“Ac­cept fail­ure but never give up”

A leading sci­en­tist in In­dia, Dr Gokhale has per­formed path­break­ing work in the field of tu­ber­cu­lo­sis re­search.By Son­ali Achar­jee


With a back­ground in chem­istry, Dr Ra­jesh. S. Gokhale had sel­dom paid much in­ter­est to bi­ol­ogy as a child. How­ever, dur­ing his MSc in biotech­nol­ogy from the In­dian In­sti­tute of Tech­nol­ogy ( IIT) Bom­bay, he dis­cov­ered a de­sire to ap­ply his knowl­edge of chem­istry in the field of bi­o­log­i­cal re­search. Dr Gokhale went on to com­plete his Ph. D. in Molec­u­lar Biophysics from the In­dian In­sti­tute of Sci­ence, Ban­ga­lore and then car­ried out post­doc­toral work at Stan­ford Univer­sity. To­day he has earned wide­spread recog­ni­tion for his work in dis­cov­er­ing fatty acyl AMP lig­ases in tu­ber­cle bacil­lus, their role in the gen­er­a­tion of the lipid com­po­nents of its cell wall and of their ex­is­tence in other or­gan­isms, where they play a role in biosyn­the­sis of com­plex mol­e­cules.

“Each year two mil­lion people are in­fected and die of tu­ber­cu­lo­sis and there will be 10 mil­lion new pa­tients ev­ery year. What Dr Gokhale has done is to dis­cover some cru­cial en­zymes that are nec­es­sary for the syn­the­sis of these bac­te­ria, My­cobac­terium tu­ber­cu­lo­sis ( MTb). It is an amaz­ing achieve­ment to find the com­plex struc­tures that this bac­te­ria makes that have been un­cov­ered by Dr Gokhale. This now of­fers great op­por­tu­ni­ties for re­ally very im­por­tant ther­apy of this ter­ri­ble dis­ease,” says In­der Verma, Jury Chair for the In­fosys Sci­ence Prize in Life Sci­ences. Pre­vi­ously Dr Gokhale has also been con­ferred the Swar­na­jayanti Fel­low­ship ( 2006 – 2011), the Shanti Swarup Bhat­na­gar Prize ( 2006) and the Na­tional Bio­science Award for ca­reer de­vel­op­ment. Apart from join­ing CSIR – In­sti­tute of Ge­nomics and In­te­gra­tive Bi­ol­ogy as a di­rec­tor in 2009, he has also co- founded Vy­ome Bio­sciences, a bio­phar­ma­ceu­ti­cal com­pany de­vel­op­ing drugs for der­ma­tol­ogy care util­is­ing ge­nomics knowl­edge.

LIFE AS A SCI­EN­TIST To be hon­est I didn’t en­joy bi­ol­ogy much in school. There was too much the­o­ret­i­cal mug­ging up and lit­tle prac­ti­cal work. But as I pur­sued my masters I started to en­joy think­ing about new projects and con­stantly chal­leng­ing my­self. I also dis­cov­ered var­i­ous as­pects of bi­ol­ogy that caught my in­ter­est and I wanted to ex­plore them fur­ther. Look­ing back now I re­alise that the best part of be­ing a sci­en­tist is ac­tu­ally tack­ling the un­known and dis­cov­er­ing some­thing for the first time. The feel­ing is un­like any­thing you’ve ever ex­pe­ri­enced. Sci­en­tists are very lucky that way be­cause we get paid for do­ing some­thing we en­joy.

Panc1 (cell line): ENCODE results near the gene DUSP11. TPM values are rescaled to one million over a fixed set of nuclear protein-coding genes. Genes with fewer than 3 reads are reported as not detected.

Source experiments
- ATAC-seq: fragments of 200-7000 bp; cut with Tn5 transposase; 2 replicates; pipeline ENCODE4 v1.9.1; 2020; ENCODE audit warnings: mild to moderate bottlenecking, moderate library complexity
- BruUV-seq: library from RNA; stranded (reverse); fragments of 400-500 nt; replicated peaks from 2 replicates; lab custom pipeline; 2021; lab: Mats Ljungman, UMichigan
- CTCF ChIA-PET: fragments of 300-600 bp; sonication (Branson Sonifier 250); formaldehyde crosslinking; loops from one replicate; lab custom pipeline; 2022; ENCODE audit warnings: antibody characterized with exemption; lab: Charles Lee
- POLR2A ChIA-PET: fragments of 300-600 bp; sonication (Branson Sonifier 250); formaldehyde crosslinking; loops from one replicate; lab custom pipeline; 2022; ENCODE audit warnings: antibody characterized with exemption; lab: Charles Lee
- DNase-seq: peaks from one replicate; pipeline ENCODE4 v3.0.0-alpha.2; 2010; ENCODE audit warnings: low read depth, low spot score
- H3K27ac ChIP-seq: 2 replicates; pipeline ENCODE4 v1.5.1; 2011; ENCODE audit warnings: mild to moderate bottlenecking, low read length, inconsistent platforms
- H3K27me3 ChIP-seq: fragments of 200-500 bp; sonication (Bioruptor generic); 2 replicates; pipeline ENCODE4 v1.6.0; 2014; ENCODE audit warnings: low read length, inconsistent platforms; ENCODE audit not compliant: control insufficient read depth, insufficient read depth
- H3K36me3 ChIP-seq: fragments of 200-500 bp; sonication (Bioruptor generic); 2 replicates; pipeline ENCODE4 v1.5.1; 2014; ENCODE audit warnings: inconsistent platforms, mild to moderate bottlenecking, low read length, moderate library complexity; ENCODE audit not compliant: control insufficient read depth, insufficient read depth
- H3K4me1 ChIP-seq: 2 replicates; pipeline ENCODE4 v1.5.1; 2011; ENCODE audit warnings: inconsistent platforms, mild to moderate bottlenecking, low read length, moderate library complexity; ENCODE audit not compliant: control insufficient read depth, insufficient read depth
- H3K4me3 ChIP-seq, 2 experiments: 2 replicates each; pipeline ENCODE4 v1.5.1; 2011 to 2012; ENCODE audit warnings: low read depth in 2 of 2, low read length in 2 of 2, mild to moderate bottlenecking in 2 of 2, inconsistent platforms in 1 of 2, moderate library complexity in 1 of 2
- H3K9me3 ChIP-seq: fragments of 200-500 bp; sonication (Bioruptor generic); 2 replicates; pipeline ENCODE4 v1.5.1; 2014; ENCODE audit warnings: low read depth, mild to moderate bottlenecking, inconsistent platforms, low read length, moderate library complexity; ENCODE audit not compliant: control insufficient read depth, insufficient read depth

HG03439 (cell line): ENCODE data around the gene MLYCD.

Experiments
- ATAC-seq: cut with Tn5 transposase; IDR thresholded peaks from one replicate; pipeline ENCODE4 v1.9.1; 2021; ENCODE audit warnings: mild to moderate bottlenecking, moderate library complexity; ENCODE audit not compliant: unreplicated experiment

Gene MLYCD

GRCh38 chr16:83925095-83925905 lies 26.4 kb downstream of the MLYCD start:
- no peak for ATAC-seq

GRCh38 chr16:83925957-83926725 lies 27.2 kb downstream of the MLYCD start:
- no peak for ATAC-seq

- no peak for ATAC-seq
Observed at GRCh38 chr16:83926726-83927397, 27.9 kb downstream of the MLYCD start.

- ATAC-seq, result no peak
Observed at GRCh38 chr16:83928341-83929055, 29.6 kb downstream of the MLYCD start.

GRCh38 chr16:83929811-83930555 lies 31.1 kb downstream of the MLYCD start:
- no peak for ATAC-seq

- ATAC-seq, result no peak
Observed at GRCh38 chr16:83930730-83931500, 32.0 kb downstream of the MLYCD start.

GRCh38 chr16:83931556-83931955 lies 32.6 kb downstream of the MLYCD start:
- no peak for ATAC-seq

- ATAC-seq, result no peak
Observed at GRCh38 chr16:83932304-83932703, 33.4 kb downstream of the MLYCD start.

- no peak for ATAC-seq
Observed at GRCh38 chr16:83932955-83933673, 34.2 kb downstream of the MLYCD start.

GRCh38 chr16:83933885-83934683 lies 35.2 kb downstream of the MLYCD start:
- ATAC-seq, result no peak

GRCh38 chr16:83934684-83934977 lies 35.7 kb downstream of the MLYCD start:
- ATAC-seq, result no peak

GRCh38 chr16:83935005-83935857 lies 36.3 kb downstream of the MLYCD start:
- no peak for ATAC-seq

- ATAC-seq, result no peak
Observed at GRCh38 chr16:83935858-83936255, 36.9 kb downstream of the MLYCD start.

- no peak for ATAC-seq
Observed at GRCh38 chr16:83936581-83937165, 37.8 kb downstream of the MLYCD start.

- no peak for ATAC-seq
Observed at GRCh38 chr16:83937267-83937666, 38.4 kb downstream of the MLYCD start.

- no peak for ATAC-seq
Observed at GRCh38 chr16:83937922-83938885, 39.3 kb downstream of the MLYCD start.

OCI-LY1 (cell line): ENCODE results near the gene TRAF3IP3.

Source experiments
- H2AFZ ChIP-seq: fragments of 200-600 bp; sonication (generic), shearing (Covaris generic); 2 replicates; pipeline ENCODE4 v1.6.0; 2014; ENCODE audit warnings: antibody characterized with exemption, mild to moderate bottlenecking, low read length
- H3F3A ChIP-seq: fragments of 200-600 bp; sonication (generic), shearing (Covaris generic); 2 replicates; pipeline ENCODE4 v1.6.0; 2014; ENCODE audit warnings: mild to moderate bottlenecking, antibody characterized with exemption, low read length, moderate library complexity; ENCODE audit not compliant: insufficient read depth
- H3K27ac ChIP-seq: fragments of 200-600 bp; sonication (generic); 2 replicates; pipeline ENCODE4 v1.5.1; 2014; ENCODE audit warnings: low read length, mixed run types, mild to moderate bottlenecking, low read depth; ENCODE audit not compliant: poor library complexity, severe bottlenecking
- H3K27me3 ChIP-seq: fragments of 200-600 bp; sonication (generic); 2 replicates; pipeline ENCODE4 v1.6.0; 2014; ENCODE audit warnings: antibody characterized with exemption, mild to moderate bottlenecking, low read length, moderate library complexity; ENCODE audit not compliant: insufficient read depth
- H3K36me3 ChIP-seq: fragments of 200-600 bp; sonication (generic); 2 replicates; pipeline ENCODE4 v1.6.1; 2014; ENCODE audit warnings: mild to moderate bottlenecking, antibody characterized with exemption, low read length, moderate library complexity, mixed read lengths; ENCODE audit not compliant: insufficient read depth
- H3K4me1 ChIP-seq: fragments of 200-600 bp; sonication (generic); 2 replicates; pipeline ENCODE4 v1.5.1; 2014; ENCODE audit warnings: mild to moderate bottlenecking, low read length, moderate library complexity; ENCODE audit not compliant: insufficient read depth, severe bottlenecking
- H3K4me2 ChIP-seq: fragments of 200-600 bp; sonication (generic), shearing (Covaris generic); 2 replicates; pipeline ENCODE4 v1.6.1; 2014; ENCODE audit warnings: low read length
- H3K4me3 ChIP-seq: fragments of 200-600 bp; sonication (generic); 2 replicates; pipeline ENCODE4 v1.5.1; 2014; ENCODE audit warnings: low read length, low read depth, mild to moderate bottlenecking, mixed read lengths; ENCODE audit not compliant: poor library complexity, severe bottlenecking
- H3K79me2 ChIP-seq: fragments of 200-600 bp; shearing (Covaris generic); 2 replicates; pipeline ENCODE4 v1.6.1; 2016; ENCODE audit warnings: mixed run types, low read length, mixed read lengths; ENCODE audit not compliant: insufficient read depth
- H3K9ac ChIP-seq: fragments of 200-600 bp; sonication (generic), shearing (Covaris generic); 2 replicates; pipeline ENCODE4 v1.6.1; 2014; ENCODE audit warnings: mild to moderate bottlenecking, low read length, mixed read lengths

MY RE­SEARCH I was in­trigued by My­cobac­terium tu­ber­cu­lo­sis while re­turn­ing back to In­dia from Stan­ford in 1999. I wanted to use a good clin­i­cal and bi­o­log­i­cal mix to un­der­stand its com­plex struc­ture bet­ter. Right now the dis­cov­ery part of my re­search is over. We are now work­ing on the trans­la­tion part; fig­ur­ing out ways in which we can man­u­fac­ture mol­e­cules to tar­get spe­cific en­zymes of tu­ber­cu­lo­sis and whether they can be made into safe drugs for hu­man use. I have also be­gun some work with luko­derma. I think it’s a vastly un­ex­plored do­main and I am keen to un­der­stand the causes of the dis­ease bet­ter.

LEARN TO FAIL It took me nearly four years to set up my tu­ber­cu­lo­sis re­search work. It was frus­trat­ing at first but I re­alised it is im­por­tant to ac­cept fail­ure and yet never give up. I think play­ing sports as a child re­ally taught , me to de­velop a pos­i­tive out­look. From sports I learnt that you might not win to­day but you will win some­day.


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